Arts, Column

Tattoos From Sketch to Skin

“A tattoo artist isn’t an artist, though, right?”

In nearby Allston, right off of the Harvard Avenue T stop, Stingray Body Art offers piercings and tattoos for any willing, sober participant. Home to 12 different artists and a massive, private workspace, I’ve seen nothing but great ink come out of the establishment. There’s no doubt that Stingray is a great tattoo parlor—however, confusion is arising as it prepares for its upcoming art showcase on Mar. 31. The 18+ event sounds like a great time, with a live DJ, free snacks and drinks for sale, yet many don’t know what to expect. Will the walls of the shop simply be lined with framed tattoo mock-ups? How many portraits of pin-up girls in American traditional style will be on display?

What many fail to realize, and even I often forget to consider, is how much talent is necessary to have a career as a professional tattoo artist. When people are paying you high prices for a piece of work that they will carry on their bodies for the rest of their lives, you assume a huge responsibility to make that piece perfect. Granted, one could argue that an artist working exclusively with non-erasable ink pen is operating under the same conditions of permanence. That artist, on the other hand, won’t be sued for making an un-undoable mistake, only annoyed with his or her own failure. The stakes of a job are always raised when working directly with a customer, and the pressure put on tattoo artists to produce great work is incredible.

The only reason they don’t crack under this pressure is their sheer natural and practiced talent. The last artist that I spoke to actually told me the story of his years in art school in Boston, where he was able to hone his affinity for visual art into a professional skill and eventually combine that with his love of tattoos in becoming an artist at Stingray. Most would consider a man with his level of artistic education working as a freelance painter or sketch artist an “artist” with no hesitation, yet the social stigma associated with tattoos discredits his talent.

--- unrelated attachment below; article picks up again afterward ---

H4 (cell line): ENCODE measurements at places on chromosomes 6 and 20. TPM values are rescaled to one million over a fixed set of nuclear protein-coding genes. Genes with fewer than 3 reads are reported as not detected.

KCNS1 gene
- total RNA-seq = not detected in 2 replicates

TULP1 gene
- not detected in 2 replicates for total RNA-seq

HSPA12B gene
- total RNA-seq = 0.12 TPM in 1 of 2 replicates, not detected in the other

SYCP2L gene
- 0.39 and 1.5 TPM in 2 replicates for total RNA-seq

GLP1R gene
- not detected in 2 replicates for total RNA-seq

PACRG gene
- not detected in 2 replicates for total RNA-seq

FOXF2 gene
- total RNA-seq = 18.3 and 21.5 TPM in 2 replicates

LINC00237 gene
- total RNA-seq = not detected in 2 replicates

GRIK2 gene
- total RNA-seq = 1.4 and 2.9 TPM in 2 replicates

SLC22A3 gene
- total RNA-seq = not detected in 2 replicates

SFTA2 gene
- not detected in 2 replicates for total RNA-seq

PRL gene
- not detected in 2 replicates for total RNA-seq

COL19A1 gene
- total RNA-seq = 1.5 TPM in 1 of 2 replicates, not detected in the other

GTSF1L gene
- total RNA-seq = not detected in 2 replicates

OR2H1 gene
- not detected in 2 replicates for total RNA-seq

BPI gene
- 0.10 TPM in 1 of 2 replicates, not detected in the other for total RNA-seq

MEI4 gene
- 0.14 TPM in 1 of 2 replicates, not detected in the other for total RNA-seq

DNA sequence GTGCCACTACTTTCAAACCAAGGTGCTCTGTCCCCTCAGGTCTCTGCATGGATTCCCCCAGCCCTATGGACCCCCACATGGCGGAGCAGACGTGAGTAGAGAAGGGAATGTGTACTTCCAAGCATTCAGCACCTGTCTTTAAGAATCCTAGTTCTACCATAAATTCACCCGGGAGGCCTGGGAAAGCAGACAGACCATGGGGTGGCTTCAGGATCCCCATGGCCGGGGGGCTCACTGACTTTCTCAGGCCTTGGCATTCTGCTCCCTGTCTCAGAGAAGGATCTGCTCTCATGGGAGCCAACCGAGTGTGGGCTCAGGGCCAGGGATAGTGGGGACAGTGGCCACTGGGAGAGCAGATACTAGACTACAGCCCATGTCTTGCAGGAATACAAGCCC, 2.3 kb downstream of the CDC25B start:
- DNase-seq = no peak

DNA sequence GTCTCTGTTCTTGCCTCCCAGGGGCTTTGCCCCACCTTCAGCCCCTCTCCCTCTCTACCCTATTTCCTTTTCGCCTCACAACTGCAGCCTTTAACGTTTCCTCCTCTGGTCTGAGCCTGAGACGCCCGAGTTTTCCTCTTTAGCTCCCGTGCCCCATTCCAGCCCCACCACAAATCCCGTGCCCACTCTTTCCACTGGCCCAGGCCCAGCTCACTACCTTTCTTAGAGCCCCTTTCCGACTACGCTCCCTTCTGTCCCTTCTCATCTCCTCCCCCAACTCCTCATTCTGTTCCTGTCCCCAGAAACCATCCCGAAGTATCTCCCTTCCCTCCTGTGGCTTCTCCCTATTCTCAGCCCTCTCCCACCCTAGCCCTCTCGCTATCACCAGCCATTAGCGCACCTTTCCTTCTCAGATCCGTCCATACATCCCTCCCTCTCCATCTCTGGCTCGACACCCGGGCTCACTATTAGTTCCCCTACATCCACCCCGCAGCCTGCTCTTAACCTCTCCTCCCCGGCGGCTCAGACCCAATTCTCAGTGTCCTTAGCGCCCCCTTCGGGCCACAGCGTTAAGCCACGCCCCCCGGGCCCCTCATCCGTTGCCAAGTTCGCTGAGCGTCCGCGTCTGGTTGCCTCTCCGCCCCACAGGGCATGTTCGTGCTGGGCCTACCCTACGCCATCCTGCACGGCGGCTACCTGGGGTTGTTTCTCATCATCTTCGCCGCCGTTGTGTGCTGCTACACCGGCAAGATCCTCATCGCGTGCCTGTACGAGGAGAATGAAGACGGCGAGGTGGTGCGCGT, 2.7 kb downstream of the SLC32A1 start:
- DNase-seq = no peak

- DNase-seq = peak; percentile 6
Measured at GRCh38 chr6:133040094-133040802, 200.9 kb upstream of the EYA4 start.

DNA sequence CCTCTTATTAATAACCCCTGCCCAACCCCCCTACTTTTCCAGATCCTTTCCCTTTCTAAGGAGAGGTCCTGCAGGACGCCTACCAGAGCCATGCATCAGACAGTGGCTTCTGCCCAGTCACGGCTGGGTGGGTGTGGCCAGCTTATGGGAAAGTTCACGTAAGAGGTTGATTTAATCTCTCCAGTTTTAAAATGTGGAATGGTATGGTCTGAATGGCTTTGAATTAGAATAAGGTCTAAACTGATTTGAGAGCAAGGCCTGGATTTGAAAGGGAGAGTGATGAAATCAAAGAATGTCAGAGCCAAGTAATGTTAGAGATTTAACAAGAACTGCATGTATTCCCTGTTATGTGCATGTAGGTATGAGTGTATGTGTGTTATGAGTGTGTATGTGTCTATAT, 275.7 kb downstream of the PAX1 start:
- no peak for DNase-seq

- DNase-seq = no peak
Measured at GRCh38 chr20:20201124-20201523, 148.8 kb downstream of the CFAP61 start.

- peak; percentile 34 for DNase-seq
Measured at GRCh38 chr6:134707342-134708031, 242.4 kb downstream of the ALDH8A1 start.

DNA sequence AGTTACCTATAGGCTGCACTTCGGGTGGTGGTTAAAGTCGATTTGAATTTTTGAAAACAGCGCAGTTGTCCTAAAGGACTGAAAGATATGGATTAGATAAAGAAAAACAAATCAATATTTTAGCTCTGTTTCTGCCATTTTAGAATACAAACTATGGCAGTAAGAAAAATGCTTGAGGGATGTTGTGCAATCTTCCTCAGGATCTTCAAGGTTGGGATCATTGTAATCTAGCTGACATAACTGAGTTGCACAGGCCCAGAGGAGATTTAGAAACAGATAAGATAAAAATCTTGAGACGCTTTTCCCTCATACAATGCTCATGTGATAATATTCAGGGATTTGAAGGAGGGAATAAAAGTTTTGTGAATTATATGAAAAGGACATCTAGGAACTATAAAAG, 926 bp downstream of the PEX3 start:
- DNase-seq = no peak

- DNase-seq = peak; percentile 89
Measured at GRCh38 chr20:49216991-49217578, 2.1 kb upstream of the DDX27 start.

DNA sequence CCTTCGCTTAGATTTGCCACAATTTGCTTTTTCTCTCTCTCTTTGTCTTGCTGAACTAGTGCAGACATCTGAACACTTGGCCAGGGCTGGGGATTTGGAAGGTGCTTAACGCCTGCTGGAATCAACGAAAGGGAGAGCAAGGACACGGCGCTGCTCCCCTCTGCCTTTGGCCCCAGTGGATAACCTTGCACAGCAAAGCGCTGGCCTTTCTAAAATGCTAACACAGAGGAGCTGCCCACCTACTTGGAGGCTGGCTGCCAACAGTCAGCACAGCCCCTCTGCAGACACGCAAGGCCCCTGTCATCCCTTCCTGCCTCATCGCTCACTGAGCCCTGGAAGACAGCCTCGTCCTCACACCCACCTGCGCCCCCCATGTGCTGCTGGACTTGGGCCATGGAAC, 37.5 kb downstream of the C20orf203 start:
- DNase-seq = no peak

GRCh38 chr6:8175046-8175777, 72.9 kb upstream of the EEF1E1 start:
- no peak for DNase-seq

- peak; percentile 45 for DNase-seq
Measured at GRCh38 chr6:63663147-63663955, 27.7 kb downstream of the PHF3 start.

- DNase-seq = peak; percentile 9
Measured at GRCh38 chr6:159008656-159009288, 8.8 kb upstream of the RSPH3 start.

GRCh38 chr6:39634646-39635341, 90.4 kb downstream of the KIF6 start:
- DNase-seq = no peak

This is where people start to question the credibility of a tattoo artist’s work. At least to my traditional, southern parents, tattoos are uncouth, unbecoming, and unprofessional, so therefore the people who administer them must be blind to culture and artistic integrity. I’ve never agreed with this sentiment, but this negative social connotation leads to the dismissal of how stunning and technically intricate tattoos can be. What’s more, few artists limit their talents to only designing and inking tattoos—that’s not how they got started drawing, after all. Like any artist, their talents range from oil paints to charcoal pencils, from hyper-realism to cubist portraits, and from tiny sketches to massive murals. They aren’t limited to only one facet of their skills simply because it is the one they make a living with.

Stingray’s art show could house any kind of visual art, so I’m not setting any expectations beyond excitement for the quality of the work. But putting the artists’ work in an actual art show should not be the only time their work is acknowledged as “art”—tattoos themselves require the same, if not higher, level of skill, with much higher stakes involved. Even more importantly, I’d argue that the lasting emotional effect of a tattoo is even more drastic than that of a Van Gogh exhibit at the MFA. An artist can create a beautiful piece of work that resonates with human emotion and provides aesthetic comfort, but a tattoo artist uses his or her talent so people can view themselves as beautiful, and if that isn’t art, I don’t know what is.

Featured Image By Associated Press

March 17, 2016